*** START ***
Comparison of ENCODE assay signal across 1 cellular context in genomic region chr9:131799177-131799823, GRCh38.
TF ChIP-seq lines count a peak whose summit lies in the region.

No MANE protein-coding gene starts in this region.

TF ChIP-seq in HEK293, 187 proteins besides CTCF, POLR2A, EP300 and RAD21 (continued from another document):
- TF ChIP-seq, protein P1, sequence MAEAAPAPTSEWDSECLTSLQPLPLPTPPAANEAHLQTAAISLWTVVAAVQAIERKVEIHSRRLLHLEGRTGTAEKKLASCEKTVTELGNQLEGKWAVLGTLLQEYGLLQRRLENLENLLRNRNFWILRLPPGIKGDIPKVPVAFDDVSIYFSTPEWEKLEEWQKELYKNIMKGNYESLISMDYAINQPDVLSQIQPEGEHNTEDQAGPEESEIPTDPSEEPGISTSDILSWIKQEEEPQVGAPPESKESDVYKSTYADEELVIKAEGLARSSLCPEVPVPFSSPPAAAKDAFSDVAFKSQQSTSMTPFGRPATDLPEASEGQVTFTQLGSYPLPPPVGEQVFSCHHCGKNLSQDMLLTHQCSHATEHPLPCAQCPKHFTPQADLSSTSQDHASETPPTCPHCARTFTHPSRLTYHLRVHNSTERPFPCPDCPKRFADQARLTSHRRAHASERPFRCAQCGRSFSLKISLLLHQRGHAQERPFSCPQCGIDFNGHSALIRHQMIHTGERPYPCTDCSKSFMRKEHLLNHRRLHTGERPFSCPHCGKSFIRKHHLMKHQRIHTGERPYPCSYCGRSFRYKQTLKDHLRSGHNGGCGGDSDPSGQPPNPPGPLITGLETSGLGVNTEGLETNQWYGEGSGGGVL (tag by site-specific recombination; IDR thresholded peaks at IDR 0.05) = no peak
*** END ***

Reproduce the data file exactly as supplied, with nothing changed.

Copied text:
Comparison of ENCODE assay signal across 1 cellular context in genomic region chr9:131799177-131799823, GRCh38.
TF ChIP-seq lines count a peak whose summit lies in the region.

No MANE protein-coding gene starts in this region.

TF ChIP-seq in HEK293, 187 proteins besides CTCF, POLR2A, EP300 and RAD21 (continued from another document):
- TF ChIP-seq, protein P1, sequence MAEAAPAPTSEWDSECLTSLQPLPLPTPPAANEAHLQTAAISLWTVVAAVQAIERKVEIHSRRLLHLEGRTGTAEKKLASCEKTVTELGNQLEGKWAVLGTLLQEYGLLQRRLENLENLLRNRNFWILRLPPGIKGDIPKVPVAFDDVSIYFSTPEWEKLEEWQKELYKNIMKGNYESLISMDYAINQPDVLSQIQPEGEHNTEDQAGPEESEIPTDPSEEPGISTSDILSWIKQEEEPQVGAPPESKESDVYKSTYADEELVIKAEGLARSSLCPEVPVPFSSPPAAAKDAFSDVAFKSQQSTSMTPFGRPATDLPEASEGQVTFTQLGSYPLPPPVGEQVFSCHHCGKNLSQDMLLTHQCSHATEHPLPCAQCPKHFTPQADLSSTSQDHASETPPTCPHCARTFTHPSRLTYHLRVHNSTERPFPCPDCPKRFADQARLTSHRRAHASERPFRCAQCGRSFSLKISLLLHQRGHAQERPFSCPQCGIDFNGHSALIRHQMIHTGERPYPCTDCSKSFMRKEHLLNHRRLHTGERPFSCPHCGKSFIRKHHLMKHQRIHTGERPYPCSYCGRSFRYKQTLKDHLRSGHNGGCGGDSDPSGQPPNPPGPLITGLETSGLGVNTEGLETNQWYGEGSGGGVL (tag by site-specific recombination; IDR thresholded peaks at IDR 0.05) = no peak